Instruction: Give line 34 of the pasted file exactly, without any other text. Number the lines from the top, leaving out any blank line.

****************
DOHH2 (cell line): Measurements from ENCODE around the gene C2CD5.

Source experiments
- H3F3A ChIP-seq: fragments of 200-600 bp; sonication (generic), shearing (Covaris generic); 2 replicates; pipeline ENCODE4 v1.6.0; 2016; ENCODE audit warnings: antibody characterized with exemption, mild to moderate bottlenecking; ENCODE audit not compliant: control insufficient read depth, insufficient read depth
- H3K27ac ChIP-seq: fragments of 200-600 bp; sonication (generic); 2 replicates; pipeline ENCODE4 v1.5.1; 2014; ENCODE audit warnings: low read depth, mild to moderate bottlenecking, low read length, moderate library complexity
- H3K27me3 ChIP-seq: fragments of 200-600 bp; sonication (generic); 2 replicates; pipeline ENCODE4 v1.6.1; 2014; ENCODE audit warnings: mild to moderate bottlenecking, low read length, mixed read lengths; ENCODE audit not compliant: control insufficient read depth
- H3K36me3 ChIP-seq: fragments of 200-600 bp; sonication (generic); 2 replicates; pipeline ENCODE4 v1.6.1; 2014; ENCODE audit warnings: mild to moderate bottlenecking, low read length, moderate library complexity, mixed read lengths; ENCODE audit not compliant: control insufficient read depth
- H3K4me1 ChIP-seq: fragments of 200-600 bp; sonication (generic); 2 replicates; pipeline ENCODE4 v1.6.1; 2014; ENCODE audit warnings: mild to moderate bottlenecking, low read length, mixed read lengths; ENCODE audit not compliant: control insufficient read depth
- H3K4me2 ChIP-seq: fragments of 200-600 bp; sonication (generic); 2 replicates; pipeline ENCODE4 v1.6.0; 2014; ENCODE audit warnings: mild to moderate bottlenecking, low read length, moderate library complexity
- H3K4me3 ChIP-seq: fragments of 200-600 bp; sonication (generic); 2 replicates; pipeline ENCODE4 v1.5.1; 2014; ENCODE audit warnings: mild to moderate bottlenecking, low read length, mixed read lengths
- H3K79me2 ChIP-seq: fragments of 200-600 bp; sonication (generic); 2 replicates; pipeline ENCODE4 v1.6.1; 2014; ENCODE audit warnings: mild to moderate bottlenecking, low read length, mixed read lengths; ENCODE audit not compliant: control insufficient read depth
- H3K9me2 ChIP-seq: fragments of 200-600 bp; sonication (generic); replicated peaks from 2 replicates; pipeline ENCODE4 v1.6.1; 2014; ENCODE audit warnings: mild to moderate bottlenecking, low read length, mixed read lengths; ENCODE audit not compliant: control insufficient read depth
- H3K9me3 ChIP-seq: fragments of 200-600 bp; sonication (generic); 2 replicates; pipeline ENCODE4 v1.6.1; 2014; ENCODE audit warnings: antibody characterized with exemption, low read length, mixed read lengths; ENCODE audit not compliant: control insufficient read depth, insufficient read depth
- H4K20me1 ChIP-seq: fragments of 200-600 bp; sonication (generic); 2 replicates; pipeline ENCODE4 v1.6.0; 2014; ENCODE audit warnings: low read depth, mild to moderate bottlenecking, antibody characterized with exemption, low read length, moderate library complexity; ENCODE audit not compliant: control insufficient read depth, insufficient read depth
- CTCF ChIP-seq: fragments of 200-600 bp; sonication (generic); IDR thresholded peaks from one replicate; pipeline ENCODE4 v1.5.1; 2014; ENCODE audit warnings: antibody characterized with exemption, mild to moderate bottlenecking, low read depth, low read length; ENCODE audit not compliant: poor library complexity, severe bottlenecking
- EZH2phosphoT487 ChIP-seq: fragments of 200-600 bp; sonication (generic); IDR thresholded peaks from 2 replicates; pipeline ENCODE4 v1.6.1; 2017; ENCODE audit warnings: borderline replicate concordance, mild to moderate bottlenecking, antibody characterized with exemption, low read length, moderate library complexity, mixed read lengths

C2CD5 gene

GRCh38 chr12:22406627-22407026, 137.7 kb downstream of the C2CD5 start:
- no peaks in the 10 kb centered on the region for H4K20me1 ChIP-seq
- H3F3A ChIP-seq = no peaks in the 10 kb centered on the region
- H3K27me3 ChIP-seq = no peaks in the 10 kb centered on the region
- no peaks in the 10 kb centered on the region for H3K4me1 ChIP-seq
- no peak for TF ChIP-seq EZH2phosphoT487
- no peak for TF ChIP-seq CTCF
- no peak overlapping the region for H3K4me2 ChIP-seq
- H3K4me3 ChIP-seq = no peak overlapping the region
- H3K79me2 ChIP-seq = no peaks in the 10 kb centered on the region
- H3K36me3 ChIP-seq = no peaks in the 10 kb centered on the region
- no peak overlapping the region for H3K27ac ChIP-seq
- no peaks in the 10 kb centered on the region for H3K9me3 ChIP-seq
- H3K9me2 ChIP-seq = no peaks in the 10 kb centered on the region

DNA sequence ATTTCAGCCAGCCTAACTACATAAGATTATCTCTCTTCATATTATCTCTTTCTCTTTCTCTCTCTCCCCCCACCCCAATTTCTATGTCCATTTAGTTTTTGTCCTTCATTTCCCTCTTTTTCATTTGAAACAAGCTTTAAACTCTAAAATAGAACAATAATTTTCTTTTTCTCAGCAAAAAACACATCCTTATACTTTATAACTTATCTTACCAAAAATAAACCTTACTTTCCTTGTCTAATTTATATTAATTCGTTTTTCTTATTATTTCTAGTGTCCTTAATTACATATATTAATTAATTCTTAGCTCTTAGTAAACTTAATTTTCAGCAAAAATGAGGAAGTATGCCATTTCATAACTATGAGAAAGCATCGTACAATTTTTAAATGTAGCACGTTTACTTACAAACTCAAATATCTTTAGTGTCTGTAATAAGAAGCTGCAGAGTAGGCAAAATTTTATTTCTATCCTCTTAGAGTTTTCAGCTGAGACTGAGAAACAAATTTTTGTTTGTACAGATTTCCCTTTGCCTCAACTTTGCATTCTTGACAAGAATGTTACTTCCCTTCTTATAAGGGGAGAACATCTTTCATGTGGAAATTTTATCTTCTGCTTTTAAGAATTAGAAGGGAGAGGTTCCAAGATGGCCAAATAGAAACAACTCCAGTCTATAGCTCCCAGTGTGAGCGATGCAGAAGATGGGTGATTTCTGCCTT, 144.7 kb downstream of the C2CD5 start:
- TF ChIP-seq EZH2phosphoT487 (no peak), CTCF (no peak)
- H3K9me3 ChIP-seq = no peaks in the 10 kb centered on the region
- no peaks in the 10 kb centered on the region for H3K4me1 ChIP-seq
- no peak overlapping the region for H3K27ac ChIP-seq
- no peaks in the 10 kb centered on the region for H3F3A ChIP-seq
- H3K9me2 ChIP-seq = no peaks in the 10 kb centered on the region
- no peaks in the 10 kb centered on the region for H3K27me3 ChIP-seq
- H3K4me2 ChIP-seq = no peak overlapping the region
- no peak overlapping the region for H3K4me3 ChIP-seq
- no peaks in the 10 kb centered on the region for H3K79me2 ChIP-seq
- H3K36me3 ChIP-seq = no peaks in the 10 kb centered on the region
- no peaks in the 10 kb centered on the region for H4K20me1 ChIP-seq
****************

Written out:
- no peaks in the 10 kb centered on the region for H3K4me1 ChIP-seq